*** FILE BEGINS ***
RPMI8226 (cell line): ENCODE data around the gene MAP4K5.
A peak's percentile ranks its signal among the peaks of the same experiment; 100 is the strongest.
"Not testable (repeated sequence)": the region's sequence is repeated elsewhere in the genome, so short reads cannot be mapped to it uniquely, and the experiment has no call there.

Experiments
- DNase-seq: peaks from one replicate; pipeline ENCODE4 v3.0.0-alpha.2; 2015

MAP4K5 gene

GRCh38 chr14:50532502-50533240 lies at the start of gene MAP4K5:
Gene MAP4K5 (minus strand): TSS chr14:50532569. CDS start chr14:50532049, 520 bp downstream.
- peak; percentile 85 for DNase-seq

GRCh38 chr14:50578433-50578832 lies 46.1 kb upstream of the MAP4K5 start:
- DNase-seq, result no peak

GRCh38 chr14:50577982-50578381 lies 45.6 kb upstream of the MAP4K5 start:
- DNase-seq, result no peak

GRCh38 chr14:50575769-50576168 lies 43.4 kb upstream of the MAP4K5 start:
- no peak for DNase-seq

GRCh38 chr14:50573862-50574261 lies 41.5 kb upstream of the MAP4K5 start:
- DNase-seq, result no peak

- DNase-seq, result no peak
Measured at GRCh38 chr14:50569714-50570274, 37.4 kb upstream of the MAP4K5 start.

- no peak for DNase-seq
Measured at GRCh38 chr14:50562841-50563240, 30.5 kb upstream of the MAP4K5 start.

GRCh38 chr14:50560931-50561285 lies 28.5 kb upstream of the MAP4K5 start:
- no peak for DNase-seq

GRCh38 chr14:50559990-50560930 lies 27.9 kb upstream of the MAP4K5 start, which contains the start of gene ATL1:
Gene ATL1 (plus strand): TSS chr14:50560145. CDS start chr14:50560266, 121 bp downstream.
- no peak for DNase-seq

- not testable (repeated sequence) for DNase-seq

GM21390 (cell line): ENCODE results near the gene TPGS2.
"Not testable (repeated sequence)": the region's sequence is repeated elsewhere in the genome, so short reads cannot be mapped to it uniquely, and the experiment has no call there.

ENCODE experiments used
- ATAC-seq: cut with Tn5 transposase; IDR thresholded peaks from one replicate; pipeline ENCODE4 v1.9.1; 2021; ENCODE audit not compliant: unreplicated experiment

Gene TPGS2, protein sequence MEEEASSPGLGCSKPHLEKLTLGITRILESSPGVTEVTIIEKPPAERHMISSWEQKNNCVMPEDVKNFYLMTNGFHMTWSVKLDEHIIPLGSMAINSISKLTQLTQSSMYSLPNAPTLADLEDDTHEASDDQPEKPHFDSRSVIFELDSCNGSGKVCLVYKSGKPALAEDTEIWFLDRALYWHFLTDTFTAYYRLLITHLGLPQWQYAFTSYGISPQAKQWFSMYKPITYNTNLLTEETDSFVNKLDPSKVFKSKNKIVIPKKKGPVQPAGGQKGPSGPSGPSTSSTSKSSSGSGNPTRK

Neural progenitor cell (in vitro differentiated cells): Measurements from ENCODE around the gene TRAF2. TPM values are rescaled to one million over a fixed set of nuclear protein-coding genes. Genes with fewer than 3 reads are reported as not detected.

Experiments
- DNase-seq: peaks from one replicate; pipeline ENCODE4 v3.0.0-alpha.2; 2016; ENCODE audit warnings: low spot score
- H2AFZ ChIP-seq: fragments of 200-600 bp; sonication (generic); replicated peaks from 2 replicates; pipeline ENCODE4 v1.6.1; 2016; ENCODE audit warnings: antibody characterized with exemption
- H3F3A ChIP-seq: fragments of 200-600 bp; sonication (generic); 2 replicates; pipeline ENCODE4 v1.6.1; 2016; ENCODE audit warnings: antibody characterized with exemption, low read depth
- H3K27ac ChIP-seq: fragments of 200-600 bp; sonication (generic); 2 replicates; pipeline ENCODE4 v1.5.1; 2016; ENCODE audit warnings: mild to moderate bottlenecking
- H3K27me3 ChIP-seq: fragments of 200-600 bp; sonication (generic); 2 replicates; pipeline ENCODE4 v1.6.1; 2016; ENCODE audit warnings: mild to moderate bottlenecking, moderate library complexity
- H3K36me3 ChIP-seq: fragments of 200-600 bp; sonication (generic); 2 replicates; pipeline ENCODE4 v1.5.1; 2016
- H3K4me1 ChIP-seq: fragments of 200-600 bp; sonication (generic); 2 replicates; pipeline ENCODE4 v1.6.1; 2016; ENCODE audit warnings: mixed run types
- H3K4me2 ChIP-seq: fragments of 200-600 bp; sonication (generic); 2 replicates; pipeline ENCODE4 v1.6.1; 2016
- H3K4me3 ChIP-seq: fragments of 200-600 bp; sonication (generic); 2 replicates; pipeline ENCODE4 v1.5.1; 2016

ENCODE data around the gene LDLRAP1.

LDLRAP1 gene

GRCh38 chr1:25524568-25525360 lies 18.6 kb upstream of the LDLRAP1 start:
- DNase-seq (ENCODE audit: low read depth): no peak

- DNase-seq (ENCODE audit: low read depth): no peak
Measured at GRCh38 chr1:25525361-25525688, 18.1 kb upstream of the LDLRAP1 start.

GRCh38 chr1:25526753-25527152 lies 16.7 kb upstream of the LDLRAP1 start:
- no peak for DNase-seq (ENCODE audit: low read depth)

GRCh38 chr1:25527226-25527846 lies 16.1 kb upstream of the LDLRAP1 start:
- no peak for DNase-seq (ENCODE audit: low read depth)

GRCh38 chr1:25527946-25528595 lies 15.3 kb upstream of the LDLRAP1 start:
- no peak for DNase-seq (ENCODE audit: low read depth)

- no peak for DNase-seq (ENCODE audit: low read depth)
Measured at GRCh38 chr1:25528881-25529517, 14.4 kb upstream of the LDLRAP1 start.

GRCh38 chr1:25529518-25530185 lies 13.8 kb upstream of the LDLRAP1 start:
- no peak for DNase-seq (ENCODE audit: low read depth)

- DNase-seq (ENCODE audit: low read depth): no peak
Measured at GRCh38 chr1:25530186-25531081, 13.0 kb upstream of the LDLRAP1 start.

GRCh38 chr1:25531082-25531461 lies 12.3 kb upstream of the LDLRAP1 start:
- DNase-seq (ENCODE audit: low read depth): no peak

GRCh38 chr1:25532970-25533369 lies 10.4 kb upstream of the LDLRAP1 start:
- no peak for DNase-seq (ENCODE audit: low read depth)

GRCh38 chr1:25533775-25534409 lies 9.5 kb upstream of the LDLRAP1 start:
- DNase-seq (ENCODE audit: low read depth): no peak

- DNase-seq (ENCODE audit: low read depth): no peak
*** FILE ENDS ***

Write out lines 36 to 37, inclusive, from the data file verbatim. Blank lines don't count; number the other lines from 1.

- H2AFZ ChIP-seq: fragments of 200-600 bp; sonication (generic); replicated peaks from 2 replicates; pipeline ENCODE4 v1.6.1; 2016; ENCODE audit warnings: antibody characterized with exemption
- H3F3A ChIP-seq: fragments of 200-600 bp; sonication (generic); 2 replicates; pipeline ENCODE4 v1.6.1; 2016; ENCODE audit warnings: antibody characterized with exemption, low read depth